Nutritional Therapy for Alcoholism and Drug Addiction Treatment

There is extensive evidence that alcoholism and substance abuse can lead to nutritional deficiencies. Alcoholics are often deficient in vitamins A, C, D, E, K, and the B vitamins and in minerals such as calcium, magnesium, iron, and zinc.

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It is reasonable to suggest that replacing the nutritional deficiencies of alcoholics and substance abusers might serve as a helpful therapy. That’s why extensive medical research has focused on this important subject.

However, the federal government’s National Institute on Alcohol Abuse and Alcoholism (NIAAA) has concluded that “Although various nutritional approaches have been touted as ‘cures’ for alcoholism, there is little evidence to support such claims.”

Of course everyone, including a substance abuser, benefits from adequate nutrition, which is essential for good health. But nutrition is not, itself, an effective therapy.

Other therapies are often little better. For example, Alcoholics Anonymous (A.A.) has a self-reported success rate of only about 5% at the end of a year. Thus, only one of every 20 alcoholics achieve sobriety through A.A. This is less than the natural cure rate of as much as 36%, or about one of every three people who obtain no therapy of any kind.

The good news is that there are programs that have much better success than A.A. and Narcotics Anonymous (N.A.). Examples include Moderation Management, Rational Recovery, Women for Sobriety, SMART Recovery (Self-Management and Recovery Training), HAMS (Harm reduction, Abstinence, and Moderation Support.), LifeRing, and the Life Process Program developed by Dr. Stanton Peele.

For those who want an alcohol rehab, there’s the St. Gregory Retreat Center, which is accredited by the Commission on Accreditation of Rehabilitation Facilities (CARF), licensed to provide on-site detox, accepts most health insurance, and is a member of the National Association of Addiction Treatment Providers.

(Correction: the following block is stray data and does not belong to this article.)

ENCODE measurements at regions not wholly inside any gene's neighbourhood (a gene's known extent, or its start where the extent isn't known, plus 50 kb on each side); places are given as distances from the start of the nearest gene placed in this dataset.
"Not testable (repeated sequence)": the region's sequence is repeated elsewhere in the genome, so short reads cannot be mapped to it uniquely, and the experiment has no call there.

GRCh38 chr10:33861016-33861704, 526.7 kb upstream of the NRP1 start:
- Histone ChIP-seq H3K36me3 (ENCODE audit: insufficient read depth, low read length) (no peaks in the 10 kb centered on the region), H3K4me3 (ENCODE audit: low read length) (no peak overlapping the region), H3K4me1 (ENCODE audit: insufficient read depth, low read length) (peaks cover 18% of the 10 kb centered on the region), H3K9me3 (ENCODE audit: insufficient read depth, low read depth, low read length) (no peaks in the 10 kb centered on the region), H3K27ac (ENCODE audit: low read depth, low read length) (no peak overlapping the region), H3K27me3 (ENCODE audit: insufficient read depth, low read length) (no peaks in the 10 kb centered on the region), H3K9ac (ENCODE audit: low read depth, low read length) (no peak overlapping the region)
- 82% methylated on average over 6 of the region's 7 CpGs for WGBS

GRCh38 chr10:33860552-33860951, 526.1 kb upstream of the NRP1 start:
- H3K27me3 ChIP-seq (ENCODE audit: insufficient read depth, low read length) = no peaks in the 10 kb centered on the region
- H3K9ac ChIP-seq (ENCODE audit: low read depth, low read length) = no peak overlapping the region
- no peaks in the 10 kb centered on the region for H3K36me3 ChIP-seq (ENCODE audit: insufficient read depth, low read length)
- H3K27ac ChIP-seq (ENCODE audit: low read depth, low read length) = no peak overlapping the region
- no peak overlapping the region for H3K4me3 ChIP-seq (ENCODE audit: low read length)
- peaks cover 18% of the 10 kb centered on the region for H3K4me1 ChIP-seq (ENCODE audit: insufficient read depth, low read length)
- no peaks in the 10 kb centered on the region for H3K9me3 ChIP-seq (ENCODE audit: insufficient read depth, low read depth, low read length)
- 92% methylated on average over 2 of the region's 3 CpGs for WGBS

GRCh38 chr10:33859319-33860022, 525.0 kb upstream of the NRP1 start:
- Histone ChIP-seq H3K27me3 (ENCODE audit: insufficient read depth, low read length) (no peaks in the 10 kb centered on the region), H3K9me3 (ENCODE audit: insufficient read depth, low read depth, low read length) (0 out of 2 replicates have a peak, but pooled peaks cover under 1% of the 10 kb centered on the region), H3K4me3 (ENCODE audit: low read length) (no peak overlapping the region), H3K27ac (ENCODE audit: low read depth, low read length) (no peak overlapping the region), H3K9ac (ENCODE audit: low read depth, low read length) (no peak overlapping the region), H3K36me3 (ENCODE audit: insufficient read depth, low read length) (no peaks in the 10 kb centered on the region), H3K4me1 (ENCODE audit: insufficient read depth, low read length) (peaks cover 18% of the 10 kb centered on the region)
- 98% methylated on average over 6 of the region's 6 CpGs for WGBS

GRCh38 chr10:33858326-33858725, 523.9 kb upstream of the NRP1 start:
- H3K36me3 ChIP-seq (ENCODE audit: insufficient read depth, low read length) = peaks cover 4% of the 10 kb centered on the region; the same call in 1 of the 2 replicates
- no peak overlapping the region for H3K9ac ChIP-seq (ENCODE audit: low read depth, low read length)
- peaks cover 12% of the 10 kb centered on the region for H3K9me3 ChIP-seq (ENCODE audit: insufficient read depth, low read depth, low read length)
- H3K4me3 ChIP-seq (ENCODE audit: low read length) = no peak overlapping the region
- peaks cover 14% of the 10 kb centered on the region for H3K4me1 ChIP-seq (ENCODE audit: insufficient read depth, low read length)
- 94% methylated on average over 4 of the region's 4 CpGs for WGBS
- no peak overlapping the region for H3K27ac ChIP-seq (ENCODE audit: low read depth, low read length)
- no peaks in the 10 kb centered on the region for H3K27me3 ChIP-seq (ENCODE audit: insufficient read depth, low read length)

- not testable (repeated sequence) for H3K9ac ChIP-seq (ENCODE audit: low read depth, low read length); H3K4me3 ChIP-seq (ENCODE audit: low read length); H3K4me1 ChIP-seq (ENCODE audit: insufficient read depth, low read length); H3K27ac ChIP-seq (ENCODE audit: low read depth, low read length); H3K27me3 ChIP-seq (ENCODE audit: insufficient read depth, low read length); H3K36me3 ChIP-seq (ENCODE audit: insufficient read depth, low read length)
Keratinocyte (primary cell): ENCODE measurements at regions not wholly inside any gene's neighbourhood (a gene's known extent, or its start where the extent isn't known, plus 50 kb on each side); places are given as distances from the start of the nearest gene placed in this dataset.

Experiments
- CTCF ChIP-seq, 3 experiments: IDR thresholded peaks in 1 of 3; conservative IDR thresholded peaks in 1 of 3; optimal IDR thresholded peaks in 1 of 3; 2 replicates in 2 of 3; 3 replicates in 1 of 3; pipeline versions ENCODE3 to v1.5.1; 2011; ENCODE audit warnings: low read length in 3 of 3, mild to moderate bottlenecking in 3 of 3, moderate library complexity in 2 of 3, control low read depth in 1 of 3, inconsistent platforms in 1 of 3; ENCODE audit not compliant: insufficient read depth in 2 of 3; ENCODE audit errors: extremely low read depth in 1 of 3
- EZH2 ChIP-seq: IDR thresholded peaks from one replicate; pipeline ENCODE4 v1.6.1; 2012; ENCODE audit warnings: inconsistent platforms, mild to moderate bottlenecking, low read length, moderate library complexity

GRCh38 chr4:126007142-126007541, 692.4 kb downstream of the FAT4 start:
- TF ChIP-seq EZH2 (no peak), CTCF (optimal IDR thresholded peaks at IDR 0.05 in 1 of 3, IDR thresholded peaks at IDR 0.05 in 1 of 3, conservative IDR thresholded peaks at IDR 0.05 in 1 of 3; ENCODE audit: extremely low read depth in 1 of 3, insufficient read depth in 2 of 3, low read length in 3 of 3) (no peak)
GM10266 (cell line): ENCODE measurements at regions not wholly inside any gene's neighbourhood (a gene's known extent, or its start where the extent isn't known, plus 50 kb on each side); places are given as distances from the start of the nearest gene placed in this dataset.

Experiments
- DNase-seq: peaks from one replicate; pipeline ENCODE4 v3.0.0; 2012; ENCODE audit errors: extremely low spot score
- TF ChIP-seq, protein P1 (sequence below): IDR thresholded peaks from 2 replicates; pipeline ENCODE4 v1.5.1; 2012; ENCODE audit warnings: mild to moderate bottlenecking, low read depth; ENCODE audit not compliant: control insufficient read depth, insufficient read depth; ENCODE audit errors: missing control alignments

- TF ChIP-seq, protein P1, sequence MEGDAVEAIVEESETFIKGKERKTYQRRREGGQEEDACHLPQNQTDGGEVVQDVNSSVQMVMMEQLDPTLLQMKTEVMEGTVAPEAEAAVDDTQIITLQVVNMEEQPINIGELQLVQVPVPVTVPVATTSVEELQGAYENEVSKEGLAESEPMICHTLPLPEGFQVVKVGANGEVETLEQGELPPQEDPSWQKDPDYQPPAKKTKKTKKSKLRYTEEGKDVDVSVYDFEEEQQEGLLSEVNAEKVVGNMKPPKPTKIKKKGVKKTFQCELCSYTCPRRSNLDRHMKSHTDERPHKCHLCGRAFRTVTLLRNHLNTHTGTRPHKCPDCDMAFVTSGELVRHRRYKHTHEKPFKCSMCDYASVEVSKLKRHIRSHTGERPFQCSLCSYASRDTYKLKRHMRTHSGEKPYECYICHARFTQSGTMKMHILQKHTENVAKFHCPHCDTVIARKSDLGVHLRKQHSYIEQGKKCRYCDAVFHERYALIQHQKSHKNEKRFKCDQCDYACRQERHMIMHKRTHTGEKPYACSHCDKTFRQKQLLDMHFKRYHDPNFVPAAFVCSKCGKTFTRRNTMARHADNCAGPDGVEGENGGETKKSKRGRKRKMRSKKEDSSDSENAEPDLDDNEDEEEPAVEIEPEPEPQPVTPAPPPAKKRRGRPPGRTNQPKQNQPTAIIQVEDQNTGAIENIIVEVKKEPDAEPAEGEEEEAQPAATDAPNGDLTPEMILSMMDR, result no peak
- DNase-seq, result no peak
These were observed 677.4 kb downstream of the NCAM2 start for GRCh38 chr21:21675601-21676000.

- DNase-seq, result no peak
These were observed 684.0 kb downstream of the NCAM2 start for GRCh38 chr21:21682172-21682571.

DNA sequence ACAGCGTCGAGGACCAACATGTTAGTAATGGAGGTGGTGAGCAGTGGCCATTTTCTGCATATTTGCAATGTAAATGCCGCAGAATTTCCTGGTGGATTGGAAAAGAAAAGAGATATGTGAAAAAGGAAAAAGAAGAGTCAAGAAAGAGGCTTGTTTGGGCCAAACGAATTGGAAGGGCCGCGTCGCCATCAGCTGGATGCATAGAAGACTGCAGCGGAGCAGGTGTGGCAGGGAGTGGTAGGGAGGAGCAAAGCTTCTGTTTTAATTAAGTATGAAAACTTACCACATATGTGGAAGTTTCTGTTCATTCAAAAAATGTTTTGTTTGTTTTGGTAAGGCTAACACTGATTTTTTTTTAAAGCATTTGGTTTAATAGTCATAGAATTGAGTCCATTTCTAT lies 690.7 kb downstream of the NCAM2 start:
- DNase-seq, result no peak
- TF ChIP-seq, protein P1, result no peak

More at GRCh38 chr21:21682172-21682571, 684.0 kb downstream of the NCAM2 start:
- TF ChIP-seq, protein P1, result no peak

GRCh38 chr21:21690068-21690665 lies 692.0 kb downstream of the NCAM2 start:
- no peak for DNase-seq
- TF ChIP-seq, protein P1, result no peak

Note: This website is informational only. It makes no suggestions or recommendations about alcohol, alcoholism, substance abuse, nutritional therapy, A.A., N.A., St. Gregory, HAMS, or any other subject and none should be inferred. Neither this website nor your host receives any compensation, directly or indirectly, from listing or describing any program. Such listing or description does not imply endorsement


  • Biery, J.R., Williford, J.H. and McMullen, E.A. Alcohol craving in rehabilitation: assessment of nutrition therapy. Journal of the American Dietetic Association, 1991, 91, 463-466.
  • Lieber, C.S. Hepatic, Metabolic, and Nutritional Disorders of Alcoholism: From Pathogenesis to Therapy. Critical Reviews in Clinical Laboratory Sciences, 2000, 37(6), 551–584.
  • National Institute on Alcohol Abuse and Alcoholism (NIAAA). Alcohol and Nutrition: Alcohol Alert From NIAAA. Bethesda, MD: National Institute on Alcohol Abuse and Alcoholism, 1993.
  • Shuman, S.F. Research into the place of Nutritional Therapy and Exercise in a Program of Recovery from Substance Addiction and Process Addiction. Ph.D. dissertation. Union Institute, 1999.

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This website is informational only. It makes no suggestions or recommendations about any subject.
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